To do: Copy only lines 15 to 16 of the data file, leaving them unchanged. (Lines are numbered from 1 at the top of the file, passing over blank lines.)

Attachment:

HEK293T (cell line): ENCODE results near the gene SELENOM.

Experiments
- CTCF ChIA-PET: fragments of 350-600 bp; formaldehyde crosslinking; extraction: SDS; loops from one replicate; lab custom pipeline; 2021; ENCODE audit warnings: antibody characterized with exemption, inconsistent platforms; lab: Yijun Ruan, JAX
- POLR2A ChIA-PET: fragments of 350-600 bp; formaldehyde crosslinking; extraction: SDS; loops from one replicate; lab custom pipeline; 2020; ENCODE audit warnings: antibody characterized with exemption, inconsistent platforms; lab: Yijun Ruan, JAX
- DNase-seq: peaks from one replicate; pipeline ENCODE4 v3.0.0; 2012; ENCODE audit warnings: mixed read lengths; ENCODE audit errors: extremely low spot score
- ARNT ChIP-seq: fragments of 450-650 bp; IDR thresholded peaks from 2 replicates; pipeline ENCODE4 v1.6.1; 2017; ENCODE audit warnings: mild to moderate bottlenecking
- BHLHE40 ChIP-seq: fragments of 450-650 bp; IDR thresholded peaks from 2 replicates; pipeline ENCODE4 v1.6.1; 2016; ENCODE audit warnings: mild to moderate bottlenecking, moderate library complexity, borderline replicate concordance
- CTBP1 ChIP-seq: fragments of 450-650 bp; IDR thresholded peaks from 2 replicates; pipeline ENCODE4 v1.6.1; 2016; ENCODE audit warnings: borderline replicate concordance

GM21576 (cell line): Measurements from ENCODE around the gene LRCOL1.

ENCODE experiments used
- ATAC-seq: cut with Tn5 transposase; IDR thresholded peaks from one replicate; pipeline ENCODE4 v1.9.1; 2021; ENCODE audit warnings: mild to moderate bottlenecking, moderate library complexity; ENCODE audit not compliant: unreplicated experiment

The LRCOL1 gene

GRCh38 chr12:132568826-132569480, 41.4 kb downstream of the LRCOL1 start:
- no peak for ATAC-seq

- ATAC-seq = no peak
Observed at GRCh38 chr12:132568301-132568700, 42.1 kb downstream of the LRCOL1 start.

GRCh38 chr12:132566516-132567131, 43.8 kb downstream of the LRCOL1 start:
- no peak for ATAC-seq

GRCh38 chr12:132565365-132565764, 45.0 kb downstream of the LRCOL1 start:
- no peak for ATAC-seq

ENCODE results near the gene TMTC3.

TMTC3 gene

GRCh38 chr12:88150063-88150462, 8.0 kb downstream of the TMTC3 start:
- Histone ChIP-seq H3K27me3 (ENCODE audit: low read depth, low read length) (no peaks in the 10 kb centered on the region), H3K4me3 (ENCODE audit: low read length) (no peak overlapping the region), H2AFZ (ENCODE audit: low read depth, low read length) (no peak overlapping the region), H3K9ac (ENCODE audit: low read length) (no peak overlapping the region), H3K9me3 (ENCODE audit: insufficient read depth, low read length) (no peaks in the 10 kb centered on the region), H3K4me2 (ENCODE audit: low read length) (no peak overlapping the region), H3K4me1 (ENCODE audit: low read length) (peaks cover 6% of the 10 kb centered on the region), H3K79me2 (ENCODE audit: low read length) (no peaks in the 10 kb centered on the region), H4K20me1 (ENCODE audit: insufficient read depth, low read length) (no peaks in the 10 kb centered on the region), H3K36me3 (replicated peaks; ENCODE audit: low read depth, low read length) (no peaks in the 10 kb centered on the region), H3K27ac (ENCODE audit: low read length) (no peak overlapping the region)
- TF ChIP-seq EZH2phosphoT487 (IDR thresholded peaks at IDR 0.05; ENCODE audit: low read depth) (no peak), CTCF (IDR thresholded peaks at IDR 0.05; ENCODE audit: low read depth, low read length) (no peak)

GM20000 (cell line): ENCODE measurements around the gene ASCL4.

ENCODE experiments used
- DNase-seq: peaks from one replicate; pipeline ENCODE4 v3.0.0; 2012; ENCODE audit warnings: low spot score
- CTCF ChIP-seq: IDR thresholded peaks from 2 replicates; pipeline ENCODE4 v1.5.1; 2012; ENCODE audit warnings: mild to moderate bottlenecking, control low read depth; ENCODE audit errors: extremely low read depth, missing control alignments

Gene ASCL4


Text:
- ATAC-seq = no peak
Observed at GRCh38 chr12:132568301-132568700, 42.1 kb downstream of the LRCOL1 start.